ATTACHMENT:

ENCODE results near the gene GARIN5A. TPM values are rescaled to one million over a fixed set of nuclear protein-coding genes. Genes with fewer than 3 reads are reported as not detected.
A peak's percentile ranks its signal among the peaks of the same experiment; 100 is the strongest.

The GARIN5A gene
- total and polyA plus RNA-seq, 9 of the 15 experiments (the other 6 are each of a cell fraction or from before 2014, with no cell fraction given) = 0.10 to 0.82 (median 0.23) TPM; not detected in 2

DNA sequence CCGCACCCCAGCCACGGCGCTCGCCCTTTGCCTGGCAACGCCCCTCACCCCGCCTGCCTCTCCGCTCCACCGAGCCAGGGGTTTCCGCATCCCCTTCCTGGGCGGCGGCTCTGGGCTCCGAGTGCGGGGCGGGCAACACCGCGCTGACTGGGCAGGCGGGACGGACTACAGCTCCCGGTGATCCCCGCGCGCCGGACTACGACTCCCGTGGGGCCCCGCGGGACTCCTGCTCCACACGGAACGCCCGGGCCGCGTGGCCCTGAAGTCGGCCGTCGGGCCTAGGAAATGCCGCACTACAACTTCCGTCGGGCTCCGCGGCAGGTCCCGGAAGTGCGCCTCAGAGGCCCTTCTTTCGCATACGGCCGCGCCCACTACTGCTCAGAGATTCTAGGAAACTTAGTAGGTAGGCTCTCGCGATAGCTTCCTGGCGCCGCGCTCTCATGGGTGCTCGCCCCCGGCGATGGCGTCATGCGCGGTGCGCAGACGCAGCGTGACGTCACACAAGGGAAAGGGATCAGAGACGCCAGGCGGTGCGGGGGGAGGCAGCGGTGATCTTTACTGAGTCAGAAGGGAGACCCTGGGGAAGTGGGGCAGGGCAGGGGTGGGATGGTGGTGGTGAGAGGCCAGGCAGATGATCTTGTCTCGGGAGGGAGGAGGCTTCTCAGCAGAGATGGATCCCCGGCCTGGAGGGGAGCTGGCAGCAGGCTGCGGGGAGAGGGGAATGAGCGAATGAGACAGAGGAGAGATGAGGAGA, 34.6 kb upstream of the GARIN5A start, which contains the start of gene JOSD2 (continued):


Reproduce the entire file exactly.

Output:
ENCODE results near the gene GARIN5A. TPM values are rescaled to one million over a fixed set of nuclear protein-coding genes. Genes with fewer than 3 reads are reported as not detected.
A peak's percentile ranks its signal among the peaks of the same experiment; 100 is the strongest.

The GARIN5A gene
- total and polyA plus RNA-seq, 9 of the 15 experiments (the other 6 are each of a cell fraction or from before 2014, with no cell fraction given) = 0.10 to 0.82 (median 0.23) TPM; not detected in 2

DNA sequence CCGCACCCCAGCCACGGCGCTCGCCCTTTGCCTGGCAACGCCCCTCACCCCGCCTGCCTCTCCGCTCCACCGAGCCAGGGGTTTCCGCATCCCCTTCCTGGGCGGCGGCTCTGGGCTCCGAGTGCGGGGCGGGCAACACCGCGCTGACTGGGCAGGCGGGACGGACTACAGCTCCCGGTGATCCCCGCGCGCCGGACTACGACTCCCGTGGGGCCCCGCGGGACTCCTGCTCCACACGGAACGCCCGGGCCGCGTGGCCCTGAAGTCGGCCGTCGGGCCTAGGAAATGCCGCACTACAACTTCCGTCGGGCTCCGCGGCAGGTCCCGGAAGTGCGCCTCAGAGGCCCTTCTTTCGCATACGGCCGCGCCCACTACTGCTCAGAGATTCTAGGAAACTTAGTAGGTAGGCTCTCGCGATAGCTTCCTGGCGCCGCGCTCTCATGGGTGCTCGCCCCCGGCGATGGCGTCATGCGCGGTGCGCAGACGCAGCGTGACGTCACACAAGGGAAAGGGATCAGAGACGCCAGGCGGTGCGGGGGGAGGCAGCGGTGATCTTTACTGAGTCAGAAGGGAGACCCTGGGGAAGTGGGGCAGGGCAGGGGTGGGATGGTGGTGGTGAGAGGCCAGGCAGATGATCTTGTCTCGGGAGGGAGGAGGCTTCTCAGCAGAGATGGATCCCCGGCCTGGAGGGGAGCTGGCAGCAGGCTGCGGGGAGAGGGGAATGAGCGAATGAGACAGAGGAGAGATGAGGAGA, 34.6 kb upstream of the GARIN5A start, which contains the start of gene JOSD2 (continued):